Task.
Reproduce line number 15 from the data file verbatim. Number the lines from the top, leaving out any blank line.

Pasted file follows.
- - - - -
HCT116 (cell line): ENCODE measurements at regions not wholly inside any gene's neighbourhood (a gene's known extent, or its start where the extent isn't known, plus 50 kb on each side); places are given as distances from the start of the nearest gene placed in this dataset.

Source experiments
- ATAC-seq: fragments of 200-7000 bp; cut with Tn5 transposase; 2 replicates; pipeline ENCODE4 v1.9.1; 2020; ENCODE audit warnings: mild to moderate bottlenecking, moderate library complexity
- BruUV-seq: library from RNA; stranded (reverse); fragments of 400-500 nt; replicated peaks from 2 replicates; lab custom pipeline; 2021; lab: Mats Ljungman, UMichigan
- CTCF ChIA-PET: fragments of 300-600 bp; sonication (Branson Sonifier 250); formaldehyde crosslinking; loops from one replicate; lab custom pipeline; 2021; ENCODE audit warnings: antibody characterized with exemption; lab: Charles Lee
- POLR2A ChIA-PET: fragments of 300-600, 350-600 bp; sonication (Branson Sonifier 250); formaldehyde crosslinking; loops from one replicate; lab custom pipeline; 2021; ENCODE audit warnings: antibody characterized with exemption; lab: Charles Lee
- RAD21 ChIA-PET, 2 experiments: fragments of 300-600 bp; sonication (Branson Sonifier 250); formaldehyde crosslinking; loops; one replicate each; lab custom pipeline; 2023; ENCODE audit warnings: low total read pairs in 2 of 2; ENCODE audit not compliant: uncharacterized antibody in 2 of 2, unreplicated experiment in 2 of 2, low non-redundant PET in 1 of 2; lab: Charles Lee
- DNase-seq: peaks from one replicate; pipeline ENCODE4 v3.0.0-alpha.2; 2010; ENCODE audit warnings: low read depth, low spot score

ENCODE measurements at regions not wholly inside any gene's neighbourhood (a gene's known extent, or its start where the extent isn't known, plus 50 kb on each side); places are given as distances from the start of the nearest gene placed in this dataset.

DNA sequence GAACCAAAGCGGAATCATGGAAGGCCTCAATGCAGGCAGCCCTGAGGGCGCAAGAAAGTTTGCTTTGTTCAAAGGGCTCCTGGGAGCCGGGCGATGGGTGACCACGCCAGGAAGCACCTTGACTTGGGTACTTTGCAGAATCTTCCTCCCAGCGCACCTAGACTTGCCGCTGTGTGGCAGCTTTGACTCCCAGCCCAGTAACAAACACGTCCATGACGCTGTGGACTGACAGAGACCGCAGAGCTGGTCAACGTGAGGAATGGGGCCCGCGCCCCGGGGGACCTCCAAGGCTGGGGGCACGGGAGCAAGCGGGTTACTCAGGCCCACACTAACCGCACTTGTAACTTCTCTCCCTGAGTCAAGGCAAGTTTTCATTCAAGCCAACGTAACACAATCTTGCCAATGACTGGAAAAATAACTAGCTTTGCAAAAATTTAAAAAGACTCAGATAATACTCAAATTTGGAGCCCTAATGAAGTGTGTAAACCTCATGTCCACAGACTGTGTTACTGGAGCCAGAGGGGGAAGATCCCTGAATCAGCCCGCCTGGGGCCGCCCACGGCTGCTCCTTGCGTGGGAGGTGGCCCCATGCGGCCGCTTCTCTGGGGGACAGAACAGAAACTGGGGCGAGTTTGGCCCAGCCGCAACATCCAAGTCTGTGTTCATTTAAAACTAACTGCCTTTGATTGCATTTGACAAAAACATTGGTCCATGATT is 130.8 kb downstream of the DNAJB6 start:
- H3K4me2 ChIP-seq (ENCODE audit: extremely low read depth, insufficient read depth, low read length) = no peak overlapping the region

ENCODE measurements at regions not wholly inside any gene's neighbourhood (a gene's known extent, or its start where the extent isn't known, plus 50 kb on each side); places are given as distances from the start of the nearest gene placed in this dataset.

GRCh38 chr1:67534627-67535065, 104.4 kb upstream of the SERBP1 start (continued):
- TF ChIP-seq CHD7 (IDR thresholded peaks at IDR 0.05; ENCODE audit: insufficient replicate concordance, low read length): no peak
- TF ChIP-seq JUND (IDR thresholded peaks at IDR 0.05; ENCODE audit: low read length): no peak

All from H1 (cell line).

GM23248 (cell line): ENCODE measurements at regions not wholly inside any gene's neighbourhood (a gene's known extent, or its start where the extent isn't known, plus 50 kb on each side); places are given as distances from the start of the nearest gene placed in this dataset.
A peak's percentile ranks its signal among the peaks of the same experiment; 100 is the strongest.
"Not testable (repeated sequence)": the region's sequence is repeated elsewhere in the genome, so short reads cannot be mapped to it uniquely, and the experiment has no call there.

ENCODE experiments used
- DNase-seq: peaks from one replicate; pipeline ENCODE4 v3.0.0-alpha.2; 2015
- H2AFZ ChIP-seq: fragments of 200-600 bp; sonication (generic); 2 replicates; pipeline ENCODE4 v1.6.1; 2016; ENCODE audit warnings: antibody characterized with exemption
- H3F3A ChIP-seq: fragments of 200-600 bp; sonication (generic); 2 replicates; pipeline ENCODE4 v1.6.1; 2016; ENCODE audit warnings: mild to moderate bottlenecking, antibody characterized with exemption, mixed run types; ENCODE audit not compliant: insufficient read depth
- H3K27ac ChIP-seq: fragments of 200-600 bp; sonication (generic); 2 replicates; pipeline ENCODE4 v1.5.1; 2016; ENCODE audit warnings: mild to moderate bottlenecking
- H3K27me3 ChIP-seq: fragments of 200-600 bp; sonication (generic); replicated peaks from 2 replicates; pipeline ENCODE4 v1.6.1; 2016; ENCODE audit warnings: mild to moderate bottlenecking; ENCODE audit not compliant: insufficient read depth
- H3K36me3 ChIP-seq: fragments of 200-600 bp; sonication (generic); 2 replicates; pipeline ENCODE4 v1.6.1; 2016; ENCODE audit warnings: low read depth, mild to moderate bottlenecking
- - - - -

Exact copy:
- TF ChIP-seq JUND (IDR thresholded peaks at IDR 0.05; ENCODE audit: low read length): no peak